While all iterations of extended reality (XR) share the common goal of generating interactive digital content, they vary in their degrees of virtual immersion and methods of interaction. Consequently, each variant relies on specific methodologies to shape user perception and afford control in different manners. To grasp the distinct applications of virtual reality (VR) and augmented reality (AR), familiarity with their underlying technologies and terminology is essential.

How does VR work?

Creating a fully immersive virtual experience is the primary objective of VR technology. To achieve this, VR employs a range of devices and techniques designed to block out the real world and seamlessly integrate visuals, audio, and controls. These include:

1. Headset: Also known as a head-mounted device (HMD), the headset is the core hardware component of any wearable VR system. It envelops the user’s eyes with lenses that view internal displays, while built-in speakers or headphones provide audio feedback. Modern headsets typically come in three types: mobile, tethered/connected, and standalone.

2. Stereoscopic Imaging: This technique, also known as stereoscopy, creates 3D visuals by presenting slightly offset images to each eye through the headset’s lenses. The brain combines these images to perceive depth, similar to real-life vision.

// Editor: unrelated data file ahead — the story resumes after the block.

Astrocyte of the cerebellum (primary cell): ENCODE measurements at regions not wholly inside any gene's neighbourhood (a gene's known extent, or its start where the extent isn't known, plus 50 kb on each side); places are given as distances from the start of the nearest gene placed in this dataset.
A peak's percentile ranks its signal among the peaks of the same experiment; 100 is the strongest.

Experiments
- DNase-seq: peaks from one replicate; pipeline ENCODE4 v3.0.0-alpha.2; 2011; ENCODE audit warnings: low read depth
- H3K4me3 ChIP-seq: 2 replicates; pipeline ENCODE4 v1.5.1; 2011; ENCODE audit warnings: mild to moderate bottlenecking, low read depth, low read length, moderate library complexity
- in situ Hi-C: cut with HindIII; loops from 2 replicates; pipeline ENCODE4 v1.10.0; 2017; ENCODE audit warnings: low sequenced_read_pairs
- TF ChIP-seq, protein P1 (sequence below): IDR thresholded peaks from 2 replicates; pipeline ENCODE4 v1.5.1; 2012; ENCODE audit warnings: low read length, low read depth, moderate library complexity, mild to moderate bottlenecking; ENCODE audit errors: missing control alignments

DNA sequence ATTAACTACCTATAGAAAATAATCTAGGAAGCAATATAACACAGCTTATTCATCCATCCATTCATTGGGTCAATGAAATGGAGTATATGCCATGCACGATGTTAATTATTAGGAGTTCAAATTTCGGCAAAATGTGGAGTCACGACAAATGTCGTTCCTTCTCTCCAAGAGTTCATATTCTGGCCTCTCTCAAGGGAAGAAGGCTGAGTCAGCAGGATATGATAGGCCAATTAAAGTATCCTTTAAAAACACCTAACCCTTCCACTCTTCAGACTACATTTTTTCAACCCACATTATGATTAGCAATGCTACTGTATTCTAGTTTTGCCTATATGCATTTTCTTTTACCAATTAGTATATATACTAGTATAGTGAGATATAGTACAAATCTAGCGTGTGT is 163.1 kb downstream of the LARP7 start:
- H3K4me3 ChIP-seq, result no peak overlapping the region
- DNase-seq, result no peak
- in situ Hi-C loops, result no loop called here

3. Field of View (FoV): Achieving a lifelike field of view has been a significant challenge in VR development. While the best headsets approach the natural human FoV of 200-220 degrees, even a lower FoV of 100-180 degrees can create a sense of immersion.

4. Frame Rate (FPS) and Refresh Rate: High frame rates and refresh rates are crucial for a believable VR experience, as lower rates can induce motion sickness. VR systems require powerful graphics processing to maintain frame rates above 90 FPS.

5. Latency: Low latency, the time between motion tracking and on-screen movement, is essential for reducing motion sickness. Achieving low latency requires sensitive tracking, high processing power, and fast internet connections.

6. Degrees of Freedom (DoF): VR headsets offer either three or six degrees of freedom. While 3DoF tracks rotational movement, 6DoF is necessary for tracking directional movement in 3D space.

7. Motion Tracking Sensors: VR headsets rely on sensors to track head, controller, and eye movements. Modern headsets can achieve 6DoF tracking with minimal lag.

8. Spatial Audio: VR headsets use immersive audio technology, such as spatial audio, to create a sense of directional sound. This technology tricks the brain into perceiving sound from any direction, enhancing the immersive experience.